US envoy in N Korea as prisoner row mounts

Arrival comes hours after North cancelled visit of second envoy, due to discuss future of jailed US man Kenneth Bae.

    US envoy in N Korea as prisoner row mounts
    The US and South Korea carry out annual military drills, which Pyongyang says are invasion rehearsals [AP]

    A former US ambassador to South Korea has arrived in Pyongyang, hours after North Korea cancelled a US envoy's visit to jailed Korean American Kenneth Bae.

    The North's official Korean Central News Agency carried a brief report on the arrival of Donald Gregg and other members of the Pacific Century Institute, without specifying their mission.

    It was unclear whether his trip aimed to secure the release of Bae, who was sentenced to 15 years hard labour in 2012 for alleged sedition, but his arrival in Pyongyang came hours after North Korea cancelled another US envoy's visit to Bae.

    The US state department said it was "deeply disappointed" by the North's decision on Monday to rescind the invitation to Robert King, the US special envoy for North Korean human rights issues.

    King had hoped to secure the release of Kenneth Bae, a tour operator, was described by a North Korean court as a "militant Christian evangelist".

    Second cancellation

    It is the second time King has been rebuffed. North Korea previously scrapped an invitation at the last minute for him to discuss Bae's case at the end of August.

    The cancellation came ahead of annual South Korea-US military drills which Pyongyang has urged Seoul to cancel.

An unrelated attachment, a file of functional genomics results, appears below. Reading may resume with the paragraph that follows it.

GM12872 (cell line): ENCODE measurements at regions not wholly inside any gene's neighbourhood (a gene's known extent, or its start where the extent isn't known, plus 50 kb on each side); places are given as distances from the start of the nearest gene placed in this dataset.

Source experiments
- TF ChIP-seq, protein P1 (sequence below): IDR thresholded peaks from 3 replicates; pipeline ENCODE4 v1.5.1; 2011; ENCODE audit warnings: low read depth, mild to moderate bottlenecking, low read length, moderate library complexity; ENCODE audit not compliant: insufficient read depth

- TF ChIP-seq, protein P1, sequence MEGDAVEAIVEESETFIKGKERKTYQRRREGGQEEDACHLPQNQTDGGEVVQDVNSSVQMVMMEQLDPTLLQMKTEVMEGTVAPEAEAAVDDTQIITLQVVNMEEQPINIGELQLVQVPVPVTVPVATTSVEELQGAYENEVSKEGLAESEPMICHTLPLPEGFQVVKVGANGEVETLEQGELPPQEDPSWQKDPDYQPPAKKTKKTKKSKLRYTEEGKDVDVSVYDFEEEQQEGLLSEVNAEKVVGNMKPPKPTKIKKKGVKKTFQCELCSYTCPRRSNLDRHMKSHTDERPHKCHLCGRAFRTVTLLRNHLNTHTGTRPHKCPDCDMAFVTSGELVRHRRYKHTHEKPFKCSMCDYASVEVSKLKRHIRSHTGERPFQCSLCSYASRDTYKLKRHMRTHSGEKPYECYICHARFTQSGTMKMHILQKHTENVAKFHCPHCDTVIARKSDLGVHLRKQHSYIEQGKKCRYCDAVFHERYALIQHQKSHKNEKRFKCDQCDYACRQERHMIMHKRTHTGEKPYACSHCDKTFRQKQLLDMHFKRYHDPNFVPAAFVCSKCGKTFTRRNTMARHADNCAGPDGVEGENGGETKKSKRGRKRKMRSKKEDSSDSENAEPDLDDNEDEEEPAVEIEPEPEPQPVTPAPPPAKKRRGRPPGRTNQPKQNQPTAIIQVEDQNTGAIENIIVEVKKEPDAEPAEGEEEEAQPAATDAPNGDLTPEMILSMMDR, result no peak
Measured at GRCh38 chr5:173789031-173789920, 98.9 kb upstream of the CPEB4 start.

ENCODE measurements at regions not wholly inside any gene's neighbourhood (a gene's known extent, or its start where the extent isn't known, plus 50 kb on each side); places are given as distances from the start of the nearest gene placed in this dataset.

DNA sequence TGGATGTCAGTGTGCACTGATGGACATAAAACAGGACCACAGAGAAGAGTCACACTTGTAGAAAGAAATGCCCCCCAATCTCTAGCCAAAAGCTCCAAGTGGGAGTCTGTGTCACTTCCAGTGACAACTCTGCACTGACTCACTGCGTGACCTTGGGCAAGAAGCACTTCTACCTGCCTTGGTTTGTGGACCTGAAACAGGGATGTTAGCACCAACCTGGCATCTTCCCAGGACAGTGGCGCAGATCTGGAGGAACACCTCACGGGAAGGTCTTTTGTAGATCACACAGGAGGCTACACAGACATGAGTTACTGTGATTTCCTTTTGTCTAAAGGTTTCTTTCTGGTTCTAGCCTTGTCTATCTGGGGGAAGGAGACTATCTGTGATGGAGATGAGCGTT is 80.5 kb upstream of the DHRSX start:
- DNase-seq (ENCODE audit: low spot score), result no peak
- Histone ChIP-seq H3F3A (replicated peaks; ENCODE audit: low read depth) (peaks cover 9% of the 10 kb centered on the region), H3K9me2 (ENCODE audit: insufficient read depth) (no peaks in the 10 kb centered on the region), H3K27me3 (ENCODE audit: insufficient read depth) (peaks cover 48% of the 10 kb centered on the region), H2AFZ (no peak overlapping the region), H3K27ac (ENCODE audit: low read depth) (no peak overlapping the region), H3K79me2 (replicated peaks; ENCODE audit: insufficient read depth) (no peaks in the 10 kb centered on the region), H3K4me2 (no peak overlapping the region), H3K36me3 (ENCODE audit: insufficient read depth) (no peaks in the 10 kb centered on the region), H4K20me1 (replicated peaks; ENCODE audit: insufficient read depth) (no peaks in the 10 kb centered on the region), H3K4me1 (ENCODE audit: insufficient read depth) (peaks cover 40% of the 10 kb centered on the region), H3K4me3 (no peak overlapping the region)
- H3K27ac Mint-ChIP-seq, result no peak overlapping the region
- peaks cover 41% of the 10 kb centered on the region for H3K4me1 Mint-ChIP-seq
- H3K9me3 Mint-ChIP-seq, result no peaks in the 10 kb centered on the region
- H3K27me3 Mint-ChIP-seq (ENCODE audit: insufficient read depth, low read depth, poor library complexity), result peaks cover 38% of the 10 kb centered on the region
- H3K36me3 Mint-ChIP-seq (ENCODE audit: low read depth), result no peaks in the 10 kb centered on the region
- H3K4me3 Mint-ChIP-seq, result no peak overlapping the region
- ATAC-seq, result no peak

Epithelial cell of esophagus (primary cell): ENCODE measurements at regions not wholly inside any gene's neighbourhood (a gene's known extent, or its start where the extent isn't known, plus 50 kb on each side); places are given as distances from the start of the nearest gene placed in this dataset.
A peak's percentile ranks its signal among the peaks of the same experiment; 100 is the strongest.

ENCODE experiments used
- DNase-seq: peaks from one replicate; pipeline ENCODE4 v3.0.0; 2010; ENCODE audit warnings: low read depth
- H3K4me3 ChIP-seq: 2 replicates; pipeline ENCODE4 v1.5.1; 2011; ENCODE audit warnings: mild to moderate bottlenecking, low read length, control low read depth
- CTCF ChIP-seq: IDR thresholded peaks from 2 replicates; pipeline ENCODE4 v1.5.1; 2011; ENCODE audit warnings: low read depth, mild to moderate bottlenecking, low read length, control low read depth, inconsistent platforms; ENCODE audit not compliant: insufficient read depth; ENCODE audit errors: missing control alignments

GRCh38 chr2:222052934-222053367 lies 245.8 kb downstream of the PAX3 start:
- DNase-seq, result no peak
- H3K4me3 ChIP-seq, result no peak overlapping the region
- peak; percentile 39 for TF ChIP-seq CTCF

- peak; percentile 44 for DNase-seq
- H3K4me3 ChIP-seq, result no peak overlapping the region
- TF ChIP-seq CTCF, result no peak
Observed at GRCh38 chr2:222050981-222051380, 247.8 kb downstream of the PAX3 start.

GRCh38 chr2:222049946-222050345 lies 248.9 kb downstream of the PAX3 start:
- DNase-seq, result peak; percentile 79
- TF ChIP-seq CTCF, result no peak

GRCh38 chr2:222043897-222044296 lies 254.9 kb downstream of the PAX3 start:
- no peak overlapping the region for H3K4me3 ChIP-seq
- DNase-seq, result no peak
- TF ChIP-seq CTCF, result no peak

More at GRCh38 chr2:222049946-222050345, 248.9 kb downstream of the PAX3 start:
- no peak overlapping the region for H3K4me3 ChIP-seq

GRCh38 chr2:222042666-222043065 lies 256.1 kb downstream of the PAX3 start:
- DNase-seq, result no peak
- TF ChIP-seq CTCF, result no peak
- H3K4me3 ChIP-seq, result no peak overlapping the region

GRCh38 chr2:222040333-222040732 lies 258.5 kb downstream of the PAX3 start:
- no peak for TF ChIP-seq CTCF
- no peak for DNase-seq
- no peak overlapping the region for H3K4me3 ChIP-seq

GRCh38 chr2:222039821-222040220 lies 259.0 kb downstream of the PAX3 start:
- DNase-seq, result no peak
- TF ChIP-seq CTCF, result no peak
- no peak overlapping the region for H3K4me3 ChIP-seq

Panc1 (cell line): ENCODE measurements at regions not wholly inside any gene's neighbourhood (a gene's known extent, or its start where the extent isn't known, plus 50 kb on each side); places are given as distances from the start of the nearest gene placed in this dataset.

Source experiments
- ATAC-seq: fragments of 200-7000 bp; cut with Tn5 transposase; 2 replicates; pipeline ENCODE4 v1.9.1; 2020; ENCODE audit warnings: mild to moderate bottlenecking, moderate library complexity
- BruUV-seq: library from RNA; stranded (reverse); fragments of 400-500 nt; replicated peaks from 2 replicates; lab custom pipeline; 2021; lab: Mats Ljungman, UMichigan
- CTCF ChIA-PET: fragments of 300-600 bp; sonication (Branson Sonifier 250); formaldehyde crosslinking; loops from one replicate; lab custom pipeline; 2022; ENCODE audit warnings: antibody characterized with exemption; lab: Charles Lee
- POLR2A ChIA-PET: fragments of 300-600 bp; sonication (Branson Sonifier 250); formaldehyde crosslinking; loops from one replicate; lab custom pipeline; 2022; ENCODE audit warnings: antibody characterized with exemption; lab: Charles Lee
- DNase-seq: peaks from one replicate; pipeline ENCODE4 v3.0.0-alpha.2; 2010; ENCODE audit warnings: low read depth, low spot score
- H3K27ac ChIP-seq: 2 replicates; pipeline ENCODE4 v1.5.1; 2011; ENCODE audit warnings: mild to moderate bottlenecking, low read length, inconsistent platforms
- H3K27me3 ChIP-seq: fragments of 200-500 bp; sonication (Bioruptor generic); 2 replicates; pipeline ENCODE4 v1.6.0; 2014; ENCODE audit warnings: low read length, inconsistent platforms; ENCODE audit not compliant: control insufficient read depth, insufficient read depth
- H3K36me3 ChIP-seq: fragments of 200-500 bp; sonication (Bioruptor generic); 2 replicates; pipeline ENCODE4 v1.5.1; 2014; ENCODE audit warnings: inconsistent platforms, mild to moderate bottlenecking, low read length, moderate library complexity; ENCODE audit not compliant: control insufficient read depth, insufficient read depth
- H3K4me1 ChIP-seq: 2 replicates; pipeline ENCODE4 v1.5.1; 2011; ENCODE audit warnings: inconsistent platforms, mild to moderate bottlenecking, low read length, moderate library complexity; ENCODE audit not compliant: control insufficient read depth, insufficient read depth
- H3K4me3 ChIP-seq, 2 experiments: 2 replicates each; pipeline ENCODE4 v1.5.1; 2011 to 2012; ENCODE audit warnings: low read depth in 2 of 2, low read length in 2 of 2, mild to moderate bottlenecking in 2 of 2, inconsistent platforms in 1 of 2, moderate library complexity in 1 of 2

The allies' Combined Forces Command said on Monday that the "Key Resolve" and "Foal Eagle" exercises would run from February 24-April 18.

    A total of 12,700 US forces will participate in the two drills, the CFC said, adding that North Korea had been informed of the dates and the "non-provocative" nature of the manoeuvres.

    North Korea, which views the annual drills as rehearsals for invasion, has already warned the South of an "unimaginable holocaust" if they go ahead.

    Threat to family reunions

    The start of the drills will overlap with a reunion for families separated by the 1950-53 Korean War scheduled to be held between February 20 and 25 at the North's Mount Kumgang resort.

    Seoul and Pyongyang reached an agreement on the reunion last Wednesday, but only a day later the North threatened to pull out, citing US bomber sorties and "slanderous" reports in the South's press.

    Park Geun-Hye, the South's president, has urged Pyongyang to honour the agreement for the sake of the family members, many of whom are in advanced age and frail health.

    North Korea had cancelled a reunion event in September at the last minute and many expect it will use the joint military exercises as an excuse to do the same this time around.


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